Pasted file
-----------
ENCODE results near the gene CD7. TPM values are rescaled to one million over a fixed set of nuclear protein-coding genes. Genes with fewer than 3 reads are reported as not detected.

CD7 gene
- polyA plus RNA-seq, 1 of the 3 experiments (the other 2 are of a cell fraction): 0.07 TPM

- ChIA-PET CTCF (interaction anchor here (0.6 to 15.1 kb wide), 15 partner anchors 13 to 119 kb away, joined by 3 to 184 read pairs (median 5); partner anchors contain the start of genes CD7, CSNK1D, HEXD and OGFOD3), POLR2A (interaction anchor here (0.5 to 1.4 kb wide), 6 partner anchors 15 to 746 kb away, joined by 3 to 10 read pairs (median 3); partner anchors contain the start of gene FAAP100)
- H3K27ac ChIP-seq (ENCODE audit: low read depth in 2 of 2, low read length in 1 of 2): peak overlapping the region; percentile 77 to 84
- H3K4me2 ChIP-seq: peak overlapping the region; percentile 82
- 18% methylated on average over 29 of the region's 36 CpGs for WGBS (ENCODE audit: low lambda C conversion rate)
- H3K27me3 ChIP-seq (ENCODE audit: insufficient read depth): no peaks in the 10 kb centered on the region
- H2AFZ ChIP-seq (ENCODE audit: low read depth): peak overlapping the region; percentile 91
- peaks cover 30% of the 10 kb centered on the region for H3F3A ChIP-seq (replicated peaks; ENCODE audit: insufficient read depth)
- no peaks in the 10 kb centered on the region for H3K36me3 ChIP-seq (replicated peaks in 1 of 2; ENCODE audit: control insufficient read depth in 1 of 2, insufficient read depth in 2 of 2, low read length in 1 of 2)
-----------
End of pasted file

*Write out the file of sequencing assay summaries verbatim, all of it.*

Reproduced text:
ENCODE results near the gene CD7. TPM values are rescaled to one million over a fixed set of nuclear protein-coding genes. Genes with fewer than 3 reads are reported as not detected.

CD7 gene
- polyA plus RNA-seq, 1 of the 3 experiments (the other 2 are of a cell fraction): 0.07 TPM

- ChIA-PET CTCF (interaction anchor here (0.6 to 15.1 kb wide), 15 partner anchors 13 to 119 kb away, joined by 3 to 184 read pairs (median 5); partner anchors contain the start of genes CD7, CSNK1D, HEXD and OGFOD3), POLR2A (interaction anchor here (0.5 to 1.4 kb wide), 6 partner anchors 15 to 746 kb away, joined by 3 to 10 read pairs (median 3); partner anchors contain the start of gene FAAP100)
- H3K27ac ChIP-seq (ENCODE audit: low read depth in 2 of 2, low read length in 1 of 2): peak overlapping the region; percentile 77 to 84
- H3K4me2 ChIP-seq: peak overlapping the region; percentile 82
- 18% methylated on average over 29 of the region's 36 CpGs for WGBS (ENCODE audit: low lambda C conversion rate)
- H3K27me3 ChIP-seq (ENCODE audit: insufficient read depth): no peaks in the 10 kb centered on the region
- H2AFZ ChIP-seq (ENCODE audit: low read depth): peak overlapping the region; percentile 91
- peaks cover 30% of the 10 kb centered on the region for H3F3A ChIP-seq (replicated peaks; ENCODE audit: insufficient read depth)
- no peaks in the 10 kb centered on the region for H3K36me3 ChIP-seq (replicated peaks in 1 of 2; ENCODE audit: control insufficient read depth in 1 of 2, insufficient read depth in 2 of 2, low read length in 1 of 2)